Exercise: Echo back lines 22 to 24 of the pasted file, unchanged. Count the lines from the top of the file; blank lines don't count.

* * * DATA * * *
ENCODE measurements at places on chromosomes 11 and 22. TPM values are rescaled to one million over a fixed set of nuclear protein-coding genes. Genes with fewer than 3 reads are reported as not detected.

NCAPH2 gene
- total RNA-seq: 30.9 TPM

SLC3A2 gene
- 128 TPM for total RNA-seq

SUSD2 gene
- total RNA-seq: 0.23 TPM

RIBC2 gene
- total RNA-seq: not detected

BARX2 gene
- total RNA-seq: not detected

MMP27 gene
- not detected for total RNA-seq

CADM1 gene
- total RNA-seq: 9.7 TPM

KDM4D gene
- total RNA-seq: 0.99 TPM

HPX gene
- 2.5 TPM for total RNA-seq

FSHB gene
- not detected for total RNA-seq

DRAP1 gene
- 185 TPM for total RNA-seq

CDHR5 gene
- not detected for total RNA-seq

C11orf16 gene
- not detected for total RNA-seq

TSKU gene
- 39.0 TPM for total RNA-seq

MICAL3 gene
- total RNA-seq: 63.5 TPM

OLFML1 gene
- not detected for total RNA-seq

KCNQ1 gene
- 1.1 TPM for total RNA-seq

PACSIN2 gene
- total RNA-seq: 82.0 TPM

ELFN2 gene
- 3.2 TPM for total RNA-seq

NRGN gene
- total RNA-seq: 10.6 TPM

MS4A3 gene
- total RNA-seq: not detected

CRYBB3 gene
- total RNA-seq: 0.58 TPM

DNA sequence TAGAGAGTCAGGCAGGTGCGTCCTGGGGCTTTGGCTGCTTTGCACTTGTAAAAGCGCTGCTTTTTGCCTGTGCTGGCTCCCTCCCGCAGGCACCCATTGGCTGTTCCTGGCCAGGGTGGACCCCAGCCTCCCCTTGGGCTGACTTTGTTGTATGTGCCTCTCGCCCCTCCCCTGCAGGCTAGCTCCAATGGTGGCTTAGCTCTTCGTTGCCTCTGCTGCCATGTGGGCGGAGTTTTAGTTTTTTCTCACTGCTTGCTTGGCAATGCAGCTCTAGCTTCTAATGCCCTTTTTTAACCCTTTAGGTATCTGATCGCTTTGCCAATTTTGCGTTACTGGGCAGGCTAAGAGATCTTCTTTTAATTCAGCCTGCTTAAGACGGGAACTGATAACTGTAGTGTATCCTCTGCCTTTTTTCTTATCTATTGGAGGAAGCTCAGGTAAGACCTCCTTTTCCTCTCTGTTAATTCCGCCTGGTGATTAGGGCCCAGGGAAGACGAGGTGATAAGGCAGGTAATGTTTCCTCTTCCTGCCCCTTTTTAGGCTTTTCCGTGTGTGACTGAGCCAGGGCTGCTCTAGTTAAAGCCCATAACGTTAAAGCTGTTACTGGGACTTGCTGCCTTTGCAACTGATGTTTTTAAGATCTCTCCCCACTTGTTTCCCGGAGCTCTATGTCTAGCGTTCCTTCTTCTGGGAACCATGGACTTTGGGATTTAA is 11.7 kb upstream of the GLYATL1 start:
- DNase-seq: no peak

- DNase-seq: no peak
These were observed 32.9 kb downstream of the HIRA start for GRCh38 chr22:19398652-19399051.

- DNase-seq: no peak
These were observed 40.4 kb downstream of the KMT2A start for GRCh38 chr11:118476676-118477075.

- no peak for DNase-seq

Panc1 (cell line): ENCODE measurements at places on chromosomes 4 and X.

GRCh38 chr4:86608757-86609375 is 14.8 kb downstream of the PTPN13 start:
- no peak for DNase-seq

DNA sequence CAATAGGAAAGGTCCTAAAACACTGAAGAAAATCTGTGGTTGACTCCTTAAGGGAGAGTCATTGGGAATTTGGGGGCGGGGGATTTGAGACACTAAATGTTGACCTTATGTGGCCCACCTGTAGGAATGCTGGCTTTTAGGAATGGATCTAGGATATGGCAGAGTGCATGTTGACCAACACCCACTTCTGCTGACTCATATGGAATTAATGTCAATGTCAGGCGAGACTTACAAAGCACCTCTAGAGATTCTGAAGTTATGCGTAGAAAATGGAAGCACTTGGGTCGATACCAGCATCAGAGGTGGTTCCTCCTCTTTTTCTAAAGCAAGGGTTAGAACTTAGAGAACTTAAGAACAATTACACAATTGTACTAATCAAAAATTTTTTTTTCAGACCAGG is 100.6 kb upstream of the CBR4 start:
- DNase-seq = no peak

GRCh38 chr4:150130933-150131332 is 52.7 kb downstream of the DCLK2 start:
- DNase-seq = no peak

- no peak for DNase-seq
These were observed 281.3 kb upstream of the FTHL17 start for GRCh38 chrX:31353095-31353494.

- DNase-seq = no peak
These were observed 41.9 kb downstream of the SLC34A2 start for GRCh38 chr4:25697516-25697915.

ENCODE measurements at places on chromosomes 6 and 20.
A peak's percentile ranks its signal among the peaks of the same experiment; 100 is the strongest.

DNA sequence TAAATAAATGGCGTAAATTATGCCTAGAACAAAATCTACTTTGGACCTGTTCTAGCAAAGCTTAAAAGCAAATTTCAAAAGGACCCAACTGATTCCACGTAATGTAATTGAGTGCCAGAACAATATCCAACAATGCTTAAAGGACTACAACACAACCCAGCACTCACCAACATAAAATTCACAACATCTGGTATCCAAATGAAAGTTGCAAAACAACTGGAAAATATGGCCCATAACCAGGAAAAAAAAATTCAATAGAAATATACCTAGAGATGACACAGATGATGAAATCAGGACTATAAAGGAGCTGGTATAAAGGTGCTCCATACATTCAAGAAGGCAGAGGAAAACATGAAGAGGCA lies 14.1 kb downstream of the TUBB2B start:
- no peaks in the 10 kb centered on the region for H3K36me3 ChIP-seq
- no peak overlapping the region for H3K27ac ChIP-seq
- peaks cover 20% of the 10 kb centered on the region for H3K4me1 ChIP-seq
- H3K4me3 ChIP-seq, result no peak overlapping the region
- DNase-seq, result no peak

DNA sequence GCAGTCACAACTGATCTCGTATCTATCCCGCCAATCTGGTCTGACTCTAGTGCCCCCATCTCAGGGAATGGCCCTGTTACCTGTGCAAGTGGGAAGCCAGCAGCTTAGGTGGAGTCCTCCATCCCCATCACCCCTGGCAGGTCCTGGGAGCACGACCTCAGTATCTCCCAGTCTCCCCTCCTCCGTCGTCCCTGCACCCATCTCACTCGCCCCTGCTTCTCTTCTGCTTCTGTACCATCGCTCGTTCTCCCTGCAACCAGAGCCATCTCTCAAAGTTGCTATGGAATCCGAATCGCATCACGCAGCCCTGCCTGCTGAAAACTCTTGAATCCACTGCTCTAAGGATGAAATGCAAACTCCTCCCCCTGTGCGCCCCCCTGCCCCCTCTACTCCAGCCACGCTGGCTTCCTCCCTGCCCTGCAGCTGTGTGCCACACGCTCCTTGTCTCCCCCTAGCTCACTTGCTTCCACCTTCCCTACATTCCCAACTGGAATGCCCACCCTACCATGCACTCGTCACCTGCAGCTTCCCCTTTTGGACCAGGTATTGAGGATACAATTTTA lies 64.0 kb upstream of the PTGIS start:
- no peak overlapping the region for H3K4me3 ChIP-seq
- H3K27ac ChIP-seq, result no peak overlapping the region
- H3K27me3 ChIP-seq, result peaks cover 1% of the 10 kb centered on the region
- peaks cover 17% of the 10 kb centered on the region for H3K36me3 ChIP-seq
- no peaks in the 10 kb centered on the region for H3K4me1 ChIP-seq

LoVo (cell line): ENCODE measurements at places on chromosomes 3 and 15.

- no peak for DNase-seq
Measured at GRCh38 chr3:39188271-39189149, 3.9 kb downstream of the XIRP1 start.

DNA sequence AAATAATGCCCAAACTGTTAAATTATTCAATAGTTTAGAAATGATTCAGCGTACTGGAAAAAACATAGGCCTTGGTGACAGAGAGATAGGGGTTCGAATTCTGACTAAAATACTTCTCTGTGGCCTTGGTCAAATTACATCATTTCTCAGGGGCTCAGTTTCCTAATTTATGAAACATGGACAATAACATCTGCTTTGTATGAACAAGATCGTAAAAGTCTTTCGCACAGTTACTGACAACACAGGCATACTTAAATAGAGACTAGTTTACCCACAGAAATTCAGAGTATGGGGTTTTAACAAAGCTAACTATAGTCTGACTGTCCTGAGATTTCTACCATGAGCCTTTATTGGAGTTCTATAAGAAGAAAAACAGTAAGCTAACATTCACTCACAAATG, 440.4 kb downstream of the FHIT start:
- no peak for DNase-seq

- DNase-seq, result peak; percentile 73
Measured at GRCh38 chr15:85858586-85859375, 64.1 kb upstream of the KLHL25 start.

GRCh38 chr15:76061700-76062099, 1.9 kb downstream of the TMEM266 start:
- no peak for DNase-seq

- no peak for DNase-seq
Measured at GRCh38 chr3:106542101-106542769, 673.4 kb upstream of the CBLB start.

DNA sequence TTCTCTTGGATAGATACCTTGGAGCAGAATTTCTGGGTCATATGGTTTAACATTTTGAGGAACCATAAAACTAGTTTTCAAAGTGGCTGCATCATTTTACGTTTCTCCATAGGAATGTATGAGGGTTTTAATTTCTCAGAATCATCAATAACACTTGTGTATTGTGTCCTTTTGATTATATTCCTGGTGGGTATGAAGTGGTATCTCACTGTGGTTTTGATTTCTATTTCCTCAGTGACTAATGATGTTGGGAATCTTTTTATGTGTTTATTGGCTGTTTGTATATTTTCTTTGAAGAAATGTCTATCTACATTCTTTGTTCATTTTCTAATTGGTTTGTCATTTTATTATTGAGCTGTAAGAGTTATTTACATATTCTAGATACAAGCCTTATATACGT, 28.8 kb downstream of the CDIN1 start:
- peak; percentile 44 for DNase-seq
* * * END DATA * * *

DRAP1 gene
- 185 TPM for total RNA-seq

CDHR5 gene